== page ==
“The desire for normalcy is very powerful,” Young said. “So I think we’re going to see a pretty dramatic return to the public culture of food after the pandemic.”
One possible exception, both Young and Brenton allow, is grocery shopping. The rapid expansion of online shopping and delivery over the past year dovetails with a 70-year trend toward convenience shopping that began with the supermarket in the 1950s. Even when the pandemic is over, many people will continue to shop online for delivery or curbside pickup, Young said. Sure enough, Google searches for both Instacart and Amazon Fresh remain elevated above their pre-pandemic levels.
Personally, I see the change in my own cooking, even as someone who always made dinner at home five or six nights a week. I approached the first days of lockdown with the unsmiling pragmatism of someone prepared to outlast a long siege. But while I still buy most of my groceries online now — and my husband, never a baker, still makes sourdough most weeks — we long ago abandoned our canned fish and DIY pickles and homefront self-sufficiency.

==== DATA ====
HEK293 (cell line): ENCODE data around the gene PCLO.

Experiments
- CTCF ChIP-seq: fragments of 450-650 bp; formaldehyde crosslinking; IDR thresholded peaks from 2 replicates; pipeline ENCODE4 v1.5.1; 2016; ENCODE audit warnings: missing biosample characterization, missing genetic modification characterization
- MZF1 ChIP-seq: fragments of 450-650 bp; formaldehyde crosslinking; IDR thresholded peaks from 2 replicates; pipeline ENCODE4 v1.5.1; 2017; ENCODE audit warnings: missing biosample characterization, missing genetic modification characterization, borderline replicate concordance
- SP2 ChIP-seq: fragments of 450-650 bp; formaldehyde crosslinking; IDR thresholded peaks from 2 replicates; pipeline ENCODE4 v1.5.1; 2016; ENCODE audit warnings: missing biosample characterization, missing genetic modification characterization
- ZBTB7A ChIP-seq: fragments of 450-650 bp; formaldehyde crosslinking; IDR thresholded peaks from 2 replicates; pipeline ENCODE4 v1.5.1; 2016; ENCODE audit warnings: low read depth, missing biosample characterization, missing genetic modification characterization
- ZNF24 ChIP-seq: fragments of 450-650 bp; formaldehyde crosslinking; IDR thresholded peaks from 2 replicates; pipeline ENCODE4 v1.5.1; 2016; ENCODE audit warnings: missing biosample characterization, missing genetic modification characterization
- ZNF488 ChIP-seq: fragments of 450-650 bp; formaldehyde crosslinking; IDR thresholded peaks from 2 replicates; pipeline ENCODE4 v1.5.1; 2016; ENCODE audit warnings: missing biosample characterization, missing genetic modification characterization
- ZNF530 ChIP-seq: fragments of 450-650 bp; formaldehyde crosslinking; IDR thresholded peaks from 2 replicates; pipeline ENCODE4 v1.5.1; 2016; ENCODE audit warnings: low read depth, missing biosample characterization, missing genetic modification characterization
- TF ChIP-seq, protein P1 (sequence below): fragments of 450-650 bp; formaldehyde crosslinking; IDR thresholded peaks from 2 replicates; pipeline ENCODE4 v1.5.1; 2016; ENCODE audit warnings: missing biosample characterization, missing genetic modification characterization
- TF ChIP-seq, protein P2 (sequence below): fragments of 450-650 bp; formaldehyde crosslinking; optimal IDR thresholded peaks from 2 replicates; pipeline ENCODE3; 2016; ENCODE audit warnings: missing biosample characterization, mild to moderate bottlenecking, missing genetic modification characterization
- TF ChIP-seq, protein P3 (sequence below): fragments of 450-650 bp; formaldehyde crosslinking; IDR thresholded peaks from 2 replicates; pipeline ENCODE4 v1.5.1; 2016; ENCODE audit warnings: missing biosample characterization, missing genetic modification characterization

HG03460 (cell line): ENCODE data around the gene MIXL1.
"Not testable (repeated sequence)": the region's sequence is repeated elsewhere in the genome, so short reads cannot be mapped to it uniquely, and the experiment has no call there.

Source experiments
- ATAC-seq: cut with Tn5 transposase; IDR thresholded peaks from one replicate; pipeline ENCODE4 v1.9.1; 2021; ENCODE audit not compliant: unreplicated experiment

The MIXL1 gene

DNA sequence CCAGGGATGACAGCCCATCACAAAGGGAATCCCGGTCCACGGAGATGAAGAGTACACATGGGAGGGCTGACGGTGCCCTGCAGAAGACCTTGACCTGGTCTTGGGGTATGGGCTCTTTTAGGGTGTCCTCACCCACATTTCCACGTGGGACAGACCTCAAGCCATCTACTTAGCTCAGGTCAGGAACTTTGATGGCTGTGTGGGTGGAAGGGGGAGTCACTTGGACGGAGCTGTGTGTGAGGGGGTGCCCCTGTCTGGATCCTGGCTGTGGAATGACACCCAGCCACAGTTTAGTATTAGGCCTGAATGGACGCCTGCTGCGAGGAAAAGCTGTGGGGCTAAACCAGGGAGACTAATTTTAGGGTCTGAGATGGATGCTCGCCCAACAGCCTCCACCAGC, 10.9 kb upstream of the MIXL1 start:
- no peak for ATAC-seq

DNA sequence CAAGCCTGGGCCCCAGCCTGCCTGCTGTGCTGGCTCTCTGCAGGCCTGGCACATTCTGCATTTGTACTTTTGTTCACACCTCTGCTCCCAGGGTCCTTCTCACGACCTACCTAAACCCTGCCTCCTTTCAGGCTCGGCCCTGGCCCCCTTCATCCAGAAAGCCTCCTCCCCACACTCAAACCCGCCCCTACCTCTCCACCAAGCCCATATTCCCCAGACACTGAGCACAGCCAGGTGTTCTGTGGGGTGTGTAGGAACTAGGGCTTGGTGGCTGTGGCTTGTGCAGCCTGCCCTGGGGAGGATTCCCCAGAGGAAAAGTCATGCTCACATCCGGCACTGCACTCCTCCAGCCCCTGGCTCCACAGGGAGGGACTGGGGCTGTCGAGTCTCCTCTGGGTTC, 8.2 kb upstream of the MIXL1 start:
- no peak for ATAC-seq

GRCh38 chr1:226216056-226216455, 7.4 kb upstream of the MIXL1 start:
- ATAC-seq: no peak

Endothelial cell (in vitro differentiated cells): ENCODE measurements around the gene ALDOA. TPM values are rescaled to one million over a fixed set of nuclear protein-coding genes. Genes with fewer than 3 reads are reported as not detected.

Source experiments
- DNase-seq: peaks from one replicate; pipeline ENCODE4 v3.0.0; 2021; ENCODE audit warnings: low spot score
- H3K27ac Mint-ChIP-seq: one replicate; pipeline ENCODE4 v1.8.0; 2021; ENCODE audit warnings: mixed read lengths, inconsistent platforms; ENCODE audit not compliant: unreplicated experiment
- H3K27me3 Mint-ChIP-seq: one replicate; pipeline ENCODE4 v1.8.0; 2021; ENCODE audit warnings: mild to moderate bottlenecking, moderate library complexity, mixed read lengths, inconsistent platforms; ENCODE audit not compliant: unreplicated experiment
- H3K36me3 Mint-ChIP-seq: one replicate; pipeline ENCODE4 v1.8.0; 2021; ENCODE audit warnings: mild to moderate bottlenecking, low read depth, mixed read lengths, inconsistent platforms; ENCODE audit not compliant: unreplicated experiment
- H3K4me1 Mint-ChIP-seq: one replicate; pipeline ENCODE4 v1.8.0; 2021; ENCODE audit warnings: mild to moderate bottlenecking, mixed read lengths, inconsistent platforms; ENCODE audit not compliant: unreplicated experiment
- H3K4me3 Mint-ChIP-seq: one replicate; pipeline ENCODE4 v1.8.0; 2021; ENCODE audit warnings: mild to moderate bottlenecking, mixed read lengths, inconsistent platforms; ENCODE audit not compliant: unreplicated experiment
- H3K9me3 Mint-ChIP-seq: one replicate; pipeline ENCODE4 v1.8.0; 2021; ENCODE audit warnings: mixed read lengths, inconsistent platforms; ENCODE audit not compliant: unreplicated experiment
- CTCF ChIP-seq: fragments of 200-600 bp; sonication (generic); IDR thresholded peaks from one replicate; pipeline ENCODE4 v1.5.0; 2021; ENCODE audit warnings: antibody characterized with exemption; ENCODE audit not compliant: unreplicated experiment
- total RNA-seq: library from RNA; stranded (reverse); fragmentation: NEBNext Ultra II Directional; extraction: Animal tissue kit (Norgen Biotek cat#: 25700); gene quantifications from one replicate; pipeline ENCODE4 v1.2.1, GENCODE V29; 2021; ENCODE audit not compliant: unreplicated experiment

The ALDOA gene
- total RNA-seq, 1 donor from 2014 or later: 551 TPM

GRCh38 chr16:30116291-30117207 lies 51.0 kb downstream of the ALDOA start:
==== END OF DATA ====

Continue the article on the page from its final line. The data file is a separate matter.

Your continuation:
Now we too desire that “return to normal,” even if we’re unsure what it looks like just yet. We still don’t know when we’ll both be vaccinated, or which of our favorite restaurants will hold out until then. But recently, tired of my own small, sauce-splattered kitchen, I did turn to Google with a new question: How long after I get my second vaccine can I safely go out to eat with friends?